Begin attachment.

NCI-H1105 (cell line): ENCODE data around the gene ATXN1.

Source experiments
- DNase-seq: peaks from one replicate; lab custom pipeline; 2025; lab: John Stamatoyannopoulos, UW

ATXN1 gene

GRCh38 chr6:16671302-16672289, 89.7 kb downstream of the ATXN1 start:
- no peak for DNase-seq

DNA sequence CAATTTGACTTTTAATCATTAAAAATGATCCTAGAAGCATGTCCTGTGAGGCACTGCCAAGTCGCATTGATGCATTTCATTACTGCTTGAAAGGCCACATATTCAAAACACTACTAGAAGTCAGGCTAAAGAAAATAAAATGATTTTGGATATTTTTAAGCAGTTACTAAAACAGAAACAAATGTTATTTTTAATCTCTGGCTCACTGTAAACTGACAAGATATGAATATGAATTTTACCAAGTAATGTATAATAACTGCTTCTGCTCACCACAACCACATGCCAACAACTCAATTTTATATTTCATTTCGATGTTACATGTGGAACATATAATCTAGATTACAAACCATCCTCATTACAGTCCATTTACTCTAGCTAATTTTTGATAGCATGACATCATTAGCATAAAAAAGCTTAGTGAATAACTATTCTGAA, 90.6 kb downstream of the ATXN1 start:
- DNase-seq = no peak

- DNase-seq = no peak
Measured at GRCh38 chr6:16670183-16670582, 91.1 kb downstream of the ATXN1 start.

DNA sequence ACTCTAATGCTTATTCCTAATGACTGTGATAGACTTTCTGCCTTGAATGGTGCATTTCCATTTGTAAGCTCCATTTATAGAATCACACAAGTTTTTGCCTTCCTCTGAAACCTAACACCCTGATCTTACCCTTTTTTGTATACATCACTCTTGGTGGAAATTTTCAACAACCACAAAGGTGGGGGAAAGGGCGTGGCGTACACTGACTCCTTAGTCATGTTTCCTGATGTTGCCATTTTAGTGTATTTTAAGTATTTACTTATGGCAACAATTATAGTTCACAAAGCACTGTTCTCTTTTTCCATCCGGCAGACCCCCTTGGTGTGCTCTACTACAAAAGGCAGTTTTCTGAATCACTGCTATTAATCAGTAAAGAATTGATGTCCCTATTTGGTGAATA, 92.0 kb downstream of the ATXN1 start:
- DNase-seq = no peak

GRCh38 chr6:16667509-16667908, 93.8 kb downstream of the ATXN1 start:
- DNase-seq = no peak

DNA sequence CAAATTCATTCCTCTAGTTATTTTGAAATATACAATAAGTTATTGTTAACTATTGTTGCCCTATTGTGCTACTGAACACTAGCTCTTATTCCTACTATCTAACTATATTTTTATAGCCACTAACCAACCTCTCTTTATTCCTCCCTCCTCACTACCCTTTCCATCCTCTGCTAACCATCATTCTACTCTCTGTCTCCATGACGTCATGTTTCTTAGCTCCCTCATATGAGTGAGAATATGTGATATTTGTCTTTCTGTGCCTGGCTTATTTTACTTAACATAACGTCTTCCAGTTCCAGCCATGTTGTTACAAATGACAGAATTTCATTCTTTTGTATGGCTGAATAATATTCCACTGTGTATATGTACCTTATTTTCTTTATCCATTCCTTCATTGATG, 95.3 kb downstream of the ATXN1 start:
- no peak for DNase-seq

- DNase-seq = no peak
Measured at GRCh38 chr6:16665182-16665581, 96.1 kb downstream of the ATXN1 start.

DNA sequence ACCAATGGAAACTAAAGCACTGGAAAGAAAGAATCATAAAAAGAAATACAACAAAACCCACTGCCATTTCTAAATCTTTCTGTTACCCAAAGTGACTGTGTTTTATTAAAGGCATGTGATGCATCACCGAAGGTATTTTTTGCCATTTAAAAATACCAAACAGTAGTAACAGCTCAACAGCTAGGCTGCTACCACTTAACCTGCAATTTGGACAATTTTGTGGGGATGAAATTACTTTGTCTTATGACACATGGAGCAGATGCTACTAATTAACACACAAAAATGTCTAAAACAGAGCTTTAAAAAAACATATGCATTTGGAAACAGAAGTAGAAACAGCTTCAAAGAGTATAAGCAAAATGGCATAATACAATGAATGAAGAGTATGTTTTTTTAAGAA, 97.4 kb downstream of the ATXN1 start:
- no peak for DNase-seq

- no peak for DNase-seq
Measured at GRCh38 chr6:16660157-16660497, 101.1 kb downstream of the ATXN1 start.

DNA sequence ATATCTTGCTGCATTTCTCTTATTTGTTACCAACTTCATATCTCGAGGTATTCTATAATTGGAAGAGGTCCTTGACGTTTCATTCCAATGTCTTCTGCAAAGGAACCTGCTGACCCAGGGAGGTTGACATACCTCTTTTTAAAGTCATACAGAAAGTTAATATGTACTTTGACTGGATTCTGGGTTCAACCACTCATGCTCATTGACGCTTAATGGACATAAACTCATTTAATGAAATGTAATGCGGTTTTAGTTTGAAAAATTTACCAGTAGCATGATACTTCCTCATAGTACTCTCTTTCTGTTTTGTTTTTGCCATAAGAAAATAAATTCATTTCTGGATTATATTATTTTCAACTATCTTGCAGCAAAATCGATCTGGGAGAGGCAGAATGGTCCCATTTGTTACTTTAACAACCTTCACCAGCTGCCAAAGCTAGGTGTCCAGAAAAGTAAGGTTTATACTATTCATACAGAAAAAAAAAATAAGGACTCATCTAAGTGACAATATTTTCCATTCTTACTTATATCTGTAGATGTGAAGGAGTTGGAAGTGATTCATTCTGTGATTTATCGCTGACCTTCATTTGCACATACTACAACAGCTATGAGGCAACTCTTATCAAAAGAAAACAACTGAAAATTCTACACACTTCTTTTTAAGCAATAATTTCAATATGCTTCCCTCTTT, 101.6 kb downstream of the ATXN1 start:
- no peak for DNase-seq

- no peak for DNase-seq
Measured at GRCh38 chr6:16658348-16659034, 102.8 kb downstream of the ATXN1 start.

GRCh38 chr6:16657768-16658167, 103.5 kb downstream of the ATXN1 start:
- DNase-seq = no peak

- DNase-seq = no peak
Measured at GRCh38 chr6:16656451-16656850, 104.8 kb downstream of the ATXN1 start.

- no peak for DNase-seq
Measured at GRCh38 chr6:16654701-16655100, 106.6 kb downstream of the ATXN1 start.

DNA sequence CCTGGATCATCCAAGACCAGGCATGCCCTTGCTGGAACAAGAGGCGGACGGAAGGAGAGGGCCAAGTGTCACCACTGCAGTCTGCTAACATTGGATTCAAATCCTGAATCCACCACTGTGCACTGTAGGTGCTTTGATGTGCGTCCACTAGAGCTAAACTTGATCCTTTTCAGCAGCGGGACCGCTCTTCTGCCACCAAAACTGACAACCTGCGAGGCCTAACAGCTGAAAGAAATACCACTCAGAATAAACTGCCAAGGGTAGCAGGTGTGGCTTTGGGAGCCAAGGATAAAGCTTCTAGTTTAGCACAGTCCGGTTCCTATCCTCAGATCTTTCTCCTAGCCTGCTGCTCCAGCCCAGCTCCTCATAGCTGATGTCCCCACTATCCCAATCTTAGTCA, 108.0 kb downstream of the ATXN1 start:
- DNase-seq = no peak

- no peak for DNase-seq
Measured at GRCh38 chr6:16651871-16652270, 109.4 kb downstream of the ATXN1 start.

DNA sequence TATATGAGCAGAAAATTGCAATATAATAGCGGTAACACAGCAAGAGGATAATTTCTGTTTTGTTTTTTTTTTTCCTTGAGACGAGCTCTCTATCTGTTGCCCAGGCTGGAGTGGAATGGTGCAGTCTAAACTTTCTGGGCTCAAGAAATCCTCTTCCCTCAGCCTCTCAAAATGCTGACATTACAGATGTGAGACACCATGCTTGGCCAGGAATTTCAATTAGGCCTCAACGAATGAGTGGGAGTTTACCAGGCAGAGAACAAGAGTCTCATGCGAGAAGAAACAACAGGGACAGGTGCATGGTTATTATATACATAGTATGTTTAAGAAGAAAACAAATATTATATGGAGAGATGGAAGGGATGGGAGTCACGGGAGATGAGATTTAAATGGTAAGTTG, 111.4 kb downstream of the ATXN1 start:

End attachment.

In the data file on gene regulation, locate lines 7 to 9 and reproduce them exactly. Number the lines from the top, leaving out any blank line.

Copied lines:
DNA sequence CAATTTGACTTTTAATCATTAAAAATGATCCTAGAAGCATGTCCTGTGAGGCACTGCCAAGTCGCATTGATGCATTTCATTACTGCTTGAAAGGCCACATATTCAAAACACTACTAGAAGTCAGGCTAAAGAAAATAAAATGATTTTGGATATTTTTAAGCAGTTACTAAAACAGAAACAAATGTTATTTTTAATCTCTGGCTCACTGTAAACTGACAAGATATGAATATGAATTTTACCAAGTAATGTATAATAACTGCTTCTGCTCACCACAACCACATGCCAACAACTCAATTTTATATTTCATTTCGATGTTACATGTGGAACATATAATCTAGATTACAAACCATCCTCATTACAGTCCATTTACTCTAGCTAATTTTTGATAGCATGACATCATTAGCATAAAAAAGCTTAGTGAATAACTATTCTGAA, 90.6 kb downstream of the ATXN1 start:
- DNase-seq = no peak

- DNase-seq = no peak